What a train ride taught me about presence
I took the wrong train today.
I only realized when we went barrelling past my stop. I nearly pressed my face on the glass as I watched the platform disappear in the distance. I got on the wrong train. I was on an express to who the hell knows where.
I was too embarrassed to ask anyone “hey, do you know where this train is headed?” because I felt stupid. So I sat there and patiently waited for the train to stop, wherever it planned on stopping. In a way, I felt trapped. I felt like I had no control over my life for a second. “I’m literally stuck on this train until I’m not. I have no say in the matter.”
I could have gotten upset and for a second I actually really wanted to cry. “I have so much to do when I get home - why is this happening?” But then do you know what occurred to me? This is my fault, and all of this is an important lesson; a lesson about presence.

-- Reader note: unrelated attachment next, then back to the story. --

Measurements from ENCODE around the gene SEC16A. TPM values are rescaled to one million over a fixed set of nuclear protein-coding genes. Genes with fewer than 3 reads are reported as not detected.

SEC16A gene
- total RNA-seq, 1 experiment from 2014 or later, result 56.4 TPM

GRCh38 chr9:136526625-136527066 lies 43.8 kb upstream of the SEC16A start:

Consider this story about "full awareness":
After ten years of apprenticeship, Tenno achieved the rank of Zen teacher. One rainy day, he went to visit the famous master Nan-in. When he walked in, the master greeted him with a question, "Did you leave your wooden clogs and umbrella on the porch?"
"Yes," Tenno replied.
"Tell me," the master continued, "did you place your umbrella to the left of your shoes, or to the right?"
Tenno did not know the answer, and realized that he had not yet attained full awareness. So he became Nan-in's apprentice and studied under him for ten more years.
I took the wrong train today because I was not present. Being present means being an active player in your life as opposed to a passive bystander. You make things happen rather than watch them happen. You make choices rather than have choices made for you.
Even though I was frustrated my commute was prolonged by an hour, I’m thankful the only thing at stake was an extra train ride.